Thursday, September 9

What Was Claude Monet's Color Palette?

Row Boat, Acrylic on Canvas,
10 x 14 in/ 25 x 35 cm
Copyright 2009
You may, or may not, have noticed over there in the right-hand column of my blog that I recently added a section I call ‘The Art Book I’m Currently Reading.’ I thought some of you may be interested in what another artist is reading because I am interested in what artists read.

Anyway, I’m on my third book since I added that section, and it’s The Great Book of French Impressionism. You have probably gleaned from my previous blogs that I like Impressionism. I will admit to it. Call me old-fashioned, I don’t care.

I like Claude Monet’s work among many of the Impressionists just like millions (I’m guessing) of other people on the planet.

One of the things that I have been curious about was his color palette. Just what paint colors did he use? One would think there would be a very straight-forward answer on that topic, what with the internet and all.

So, I Googled several phrases that I thought would best describe what I was looking for. I thought a list of paint colors would immediately pop-up. However, from what I could find, there are only a few sites that even discuss the actual colors. Most talk about all kinds of painting techniques and how he painted and how he didn’t use black and where he painted and blah, blah, blah.

From the few sites I found about his actual colors: discussed the colors in Monet’s famous Bathers at La Grenouillere, 1869, one of his earlier works. It said: vermilion, viridian, emerald green, chrome green, chrome yellow, lemon yellow, cobalt violet, Prussian blue, and lead white.

From the art blog, My French Easel, in 2009, two quotes were evidently researched and provided. One quote says, “Silver White, Cadmium Yellow, Vermilion, Dark Madder, Cobalt Blue, Emerald Green and that’s it.” (Letter from Monet to G. Durand-Ruel–Giverny, 3 July 1905). A second quote: “Silver White, Light Cobalt Purple, Emerald Green, Extra-fine ultramarine; Sometime – occasionally – some Vermilion. Then a trinity of Cadmium: Light, Dark, Citrus; I also sell to him a Citrus Yellow Ultramarine, since a few years.” (Tabarant, Couleurs in Le Bulletin de la Vie Artisitique, 15 July 1923, pages 287-290).

One online-answer site,, says the colors were/are: lead white (modern equivalent = titanium white, chrome yellow (modern equivalent = cadmium yellow light), cadmium yellow, viridian green, emerald green, French ultramarine, cobalt blue, madder red (modern equivalent = alizarin crimson), vermilion, and ivory black (but only used before 1886).

There are probably more, but I got tired of looking. And I think you can just about figure out which colors Monet used, give or take. I am sure his color palette changed somewhat over the years as his painting matured, and that accounts for the differences.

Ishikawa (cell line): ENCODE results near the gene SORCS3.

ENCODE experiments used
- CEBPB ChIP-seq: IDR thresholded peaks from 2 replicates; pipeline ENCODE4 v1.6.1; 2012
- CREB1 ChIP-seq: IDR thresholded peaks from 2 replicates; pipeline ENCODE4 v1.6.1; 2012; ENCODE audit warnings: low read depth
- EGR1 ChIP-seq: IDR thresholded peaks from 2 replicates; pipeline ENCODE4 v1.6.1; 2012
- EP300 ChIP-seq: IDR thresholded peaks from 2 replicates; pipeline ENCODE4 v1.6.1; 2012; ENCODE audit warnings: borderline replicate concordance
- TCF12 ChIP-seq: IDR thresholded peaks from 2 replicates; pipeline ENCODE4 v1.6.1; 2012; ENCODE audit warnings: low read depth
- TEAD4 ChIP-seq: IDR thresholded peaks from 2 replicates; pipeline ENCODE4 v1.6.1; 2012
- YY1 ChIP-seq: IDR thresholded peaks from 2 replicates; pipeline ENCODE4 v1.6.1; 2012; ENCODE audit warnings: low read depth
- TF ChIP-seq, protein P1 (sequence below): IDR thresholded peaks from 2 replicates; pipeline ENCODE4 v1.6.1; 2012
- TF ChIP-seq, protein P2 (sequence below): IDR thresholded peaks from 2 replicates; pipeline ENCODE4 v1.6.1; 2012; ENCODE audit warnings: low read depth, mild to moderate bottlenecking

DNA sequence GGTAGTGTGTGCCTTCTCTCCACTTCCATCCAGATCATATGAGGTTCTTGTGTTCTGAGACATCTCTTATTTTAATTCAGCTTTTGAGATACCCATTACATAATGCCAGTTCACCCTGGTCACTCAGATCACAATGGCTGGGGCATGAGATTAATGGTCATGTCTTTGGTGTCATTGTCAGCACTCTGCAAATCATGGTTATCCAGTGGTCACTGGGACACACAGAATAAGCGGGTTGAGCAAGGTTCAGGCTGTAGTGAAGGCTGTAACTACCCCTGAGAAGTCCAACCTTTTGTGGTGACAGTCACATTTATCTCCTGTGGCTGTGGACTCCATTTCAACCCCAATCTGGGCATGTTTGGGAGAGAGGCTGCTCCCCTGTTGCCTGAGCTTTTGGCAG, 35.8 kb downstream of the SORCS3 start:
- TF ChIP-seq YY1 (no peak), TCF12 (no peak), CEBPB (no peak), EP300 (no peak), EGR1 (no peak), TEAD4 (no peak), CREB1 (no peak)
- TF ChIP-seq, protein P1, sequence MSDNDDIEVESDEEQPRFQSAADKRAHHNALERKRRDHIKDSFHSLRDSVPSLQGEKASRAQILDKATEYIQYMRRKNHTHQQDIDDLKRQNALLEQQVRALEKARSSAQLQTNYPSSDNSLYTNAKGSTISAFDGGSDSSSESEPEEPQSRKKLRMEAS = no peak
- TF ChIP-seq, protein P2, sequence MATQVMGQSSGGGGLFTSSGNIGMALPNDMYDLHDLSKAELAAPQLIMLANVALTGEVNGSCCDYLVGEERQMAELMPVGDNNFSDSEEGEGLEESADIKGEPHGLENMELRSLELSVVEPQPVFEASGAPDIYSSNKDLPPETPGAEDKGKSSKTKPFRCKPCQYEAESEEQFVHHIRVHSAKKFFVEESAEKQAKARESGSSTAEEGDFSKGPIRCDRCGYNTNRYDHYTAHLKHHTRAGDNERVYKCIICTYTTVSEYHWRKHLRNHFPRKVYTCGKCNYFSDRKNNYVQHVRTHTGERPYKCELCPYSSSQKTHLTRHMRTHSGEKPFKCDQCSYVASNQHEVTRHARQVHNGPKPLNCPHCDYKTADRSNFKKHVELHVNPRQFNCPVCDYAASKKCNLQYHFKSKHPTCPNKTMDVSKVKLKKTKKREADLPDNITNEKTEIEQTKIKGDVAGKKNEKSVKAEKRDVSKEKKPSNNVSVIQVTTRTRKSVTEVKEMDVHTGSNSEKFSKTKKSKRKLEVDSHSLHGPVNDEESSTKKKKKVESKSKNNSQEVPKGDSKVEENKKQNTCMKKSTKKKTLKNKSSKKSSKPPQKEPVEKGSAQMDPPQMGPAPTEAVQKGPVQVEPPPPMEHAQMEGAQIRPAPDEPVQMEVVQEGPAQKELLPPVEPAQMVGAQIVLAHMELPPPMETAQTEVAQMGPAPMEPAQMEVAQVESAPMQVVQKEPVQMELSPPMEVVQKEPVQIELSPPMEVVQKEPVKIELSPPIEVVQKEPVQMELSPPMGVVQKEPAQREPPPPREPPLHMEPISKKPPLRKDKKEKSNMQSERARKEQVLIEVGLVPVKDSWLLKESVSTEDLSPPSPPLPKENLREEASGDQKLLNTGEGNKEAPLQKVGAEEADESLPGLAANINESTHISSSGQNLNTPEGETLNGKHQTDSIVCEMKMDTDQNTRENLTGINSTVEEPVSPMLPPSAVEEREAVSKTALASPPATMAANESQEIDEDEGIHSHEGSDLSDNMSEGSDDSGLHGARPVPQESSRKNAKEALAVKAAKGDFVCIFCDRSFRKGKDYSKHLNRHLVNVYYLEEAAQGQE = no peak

I will use the list from because I already happen to have all those modern-equivalent colors on hand. From one artist who likes Impressionism, I think this is a very interesting subject.

Until next blog…


  1. I have been reading a pretty cool little book on painting like Monet. The instructional visual examples are bad, but the step by step instructions and the history is good. It lists a few of Monets different pallettes over time. But matches pretty well the last list you used. In his earlier paintings Monet did use black, but later on he stopped, but I think he mixed a near black as far as I can tell in examining his paintings. Sure a mixed black is more colorful than a flat black from a tube, but it is still black to me.

  2. Thanks for your comment. I'm glad to hear from others who like Monet (and/or Impressionism) as much as I do.

  3. Extremely simple to comprehend information. Thank you!

  4. Google monet palette national gallery...the uk national gallery did a scientific analysis of the pigments used on two post 1900 paintings that affirms most of the info on his colors and makes for interesting reading as well.

  5. One question remains unresolved in my mind. Since Titanium white was made available during the later years of Monet's life,did he at any time use Titanium white ???
    Grateful if someone out there can enlighten me on this point. Thank you. M Jan

    1. You might find the the colourlex website very interesting in exploring Monet's and other artist's colour use! It is a collaborative project where you can see museum uploads of the pigment analyses of famous paintings. Including three analysed Monet paintings from the National Gallery:

      m.jan --Based on these paintings, uptill c.1916 Monet was using still Lead White.

    2. Thanks for your reply and information on this most interesting subject.

  6. i have been searching about Monet's colorpalletee as well.... i found your article very useful.I am readig a book by William Maughan and he mentions Monet used tertiary colors in his paintings.I ll paint using Maughan s instructions and share it on my blog.Happy painting

  7. hi there , this is one of my pet subjets, from my research Monets pallet contained as from modern day Windsor and Newton oils :
    reds : Nos 42 Vermillion hue 17 crimson Lake ( alizarin )16 Cobalt violet ;
    Blues Nos 15 cobalt hue, 21 French ultra marine, 33 Prussian blue ; yellows : 26 Lemon, 9 cadmium 13 chrome;
    Greens Nos 11 chrome ; 18 Emerald; 43 viridian.

    The difficulty starts when converting the oil shades to acrylics. chrome yellow oil is matched with cadmium yellow hue or medium 116 acrylic. cadmium yellow hue oil matches acrylic daler and rowney 618.
    Chrome green oil ive only seen matched by Pebeo acrylic 60.
    Have fun !